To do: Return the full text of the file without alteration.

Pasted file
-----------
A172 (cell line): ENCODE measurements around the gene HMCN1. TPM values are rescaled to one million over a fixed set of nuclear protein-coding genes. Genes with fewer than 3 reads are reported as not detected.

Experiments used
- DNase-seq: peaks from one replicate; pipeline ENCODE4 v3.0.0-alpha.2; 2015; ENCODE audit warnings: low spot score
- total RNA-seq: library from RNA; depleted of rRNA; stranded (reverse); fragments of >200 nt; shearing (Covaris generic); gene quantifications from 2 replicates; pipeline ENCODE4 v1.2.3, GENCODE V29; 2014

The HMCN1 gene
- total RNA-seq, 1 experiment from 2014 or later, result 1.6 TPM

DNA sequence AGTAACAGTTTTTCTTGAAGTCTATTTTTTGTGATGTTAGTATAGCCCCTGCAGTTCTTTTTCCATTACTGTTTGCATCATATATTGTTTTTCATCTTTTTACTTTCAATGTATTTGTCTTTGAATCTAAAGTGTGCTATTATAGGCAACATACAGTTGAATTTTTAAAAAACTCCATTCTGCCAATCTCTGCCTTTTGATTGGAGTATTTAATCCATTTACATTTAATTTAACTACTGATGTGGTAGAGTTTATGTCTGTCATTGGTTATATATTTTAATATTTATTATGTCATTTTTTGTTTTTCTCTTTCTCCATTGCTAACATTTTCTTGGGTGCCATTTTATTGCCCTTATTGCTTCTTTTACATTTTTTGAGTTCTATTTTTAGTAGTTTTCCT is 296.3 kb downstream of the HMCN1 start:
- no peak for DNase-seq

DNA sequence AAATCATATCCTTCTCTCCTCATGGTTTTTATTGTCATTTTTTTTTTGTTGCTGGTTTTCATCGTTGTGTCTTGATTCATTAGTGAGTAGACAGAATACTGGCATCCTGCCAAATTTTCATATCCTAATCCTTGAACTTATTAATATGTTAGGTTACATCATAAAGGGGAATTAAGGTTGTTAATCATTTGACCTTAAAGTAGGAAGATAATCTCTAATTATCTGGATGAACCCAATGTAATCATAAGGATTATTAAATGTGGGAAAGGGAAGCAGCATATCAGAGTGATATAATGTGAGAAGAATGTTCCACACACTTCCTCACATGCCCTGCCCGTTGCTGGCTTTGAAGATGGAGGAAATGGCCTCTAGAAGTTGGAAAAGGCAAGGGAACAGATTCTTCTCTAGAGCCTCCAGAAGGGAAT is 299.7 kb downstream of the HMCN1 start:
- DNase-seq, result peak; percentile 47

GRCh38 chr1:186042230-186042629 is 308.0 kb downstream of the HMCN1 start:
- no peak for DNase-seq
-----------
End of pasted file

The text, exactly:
A172 (cell line): ENCODE measurements around the gene HMCN1. TPM values are rescaled to one million over a fixed set of nuclear protein-coding genes. Genes with fewer than 3 reads are reported as not detected.

Experiments used
- DNase-seq: peaks from one replicate; pipeline ENCODE4 v3.0.0-alpha.2; 2015; ENCODE audit warnings: low spot score
- total RNA-seq: library from RNA; depleted of rRNA; stranded (reverse); fragments of >200 nt; shearing (Covaris generic); gene quantifications from 2 replicates; pipeline ENCODE4 v1.2.3, GENCODE V29; 2014

The HMCN1 gene
- total RNA-seq, 1 experiment from 2014 or later, result 1.6 TPM

DNA sequence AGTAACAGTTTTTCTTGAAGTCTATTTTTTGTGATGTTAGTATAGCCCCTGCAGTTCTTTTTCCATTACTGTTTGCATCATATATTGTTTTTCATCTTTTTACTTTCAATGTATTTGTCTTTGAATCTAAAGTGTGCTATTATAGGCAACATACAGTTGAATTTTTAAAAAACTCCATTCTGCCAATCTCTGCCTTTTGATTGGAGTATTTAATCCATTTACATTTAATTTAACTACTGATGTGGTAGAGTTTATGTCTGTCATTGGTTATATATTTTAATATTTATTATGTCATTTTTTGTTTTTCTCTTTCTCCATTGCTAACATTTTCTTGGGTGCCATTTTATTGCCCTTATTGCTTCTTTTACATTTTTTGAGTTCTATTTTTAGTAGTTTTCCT is 296.3 kb downstream of the HMCN1 start:
- no peak for DNase-seq

DNA sequence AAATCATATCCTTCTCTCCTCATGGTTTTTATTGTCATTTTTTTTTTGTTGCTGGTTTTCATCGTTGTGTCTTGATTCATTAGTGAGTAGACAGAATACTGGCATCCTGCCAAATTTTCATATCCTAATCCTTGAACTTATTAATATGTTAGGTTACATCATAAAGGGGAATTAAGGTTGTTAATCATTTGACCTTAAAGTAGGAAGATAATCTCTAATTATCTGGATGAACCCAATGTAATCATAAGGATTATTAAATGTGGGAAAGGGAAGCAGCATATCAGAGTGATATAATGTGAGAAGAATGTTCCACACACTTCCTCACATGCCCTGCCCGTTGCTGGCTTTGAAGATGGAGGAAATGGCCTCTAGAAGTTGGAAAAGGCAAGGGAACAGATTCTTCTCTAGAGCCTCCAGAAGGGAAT is 299.7 kb downstream of the HMCN1 start:
- DNase-seq, result peak; percentile 47

GRCh38 chr1:186042230-186042629 is 308.0 kb downstream of the HMCN1 start:
- no peak for DNase-seq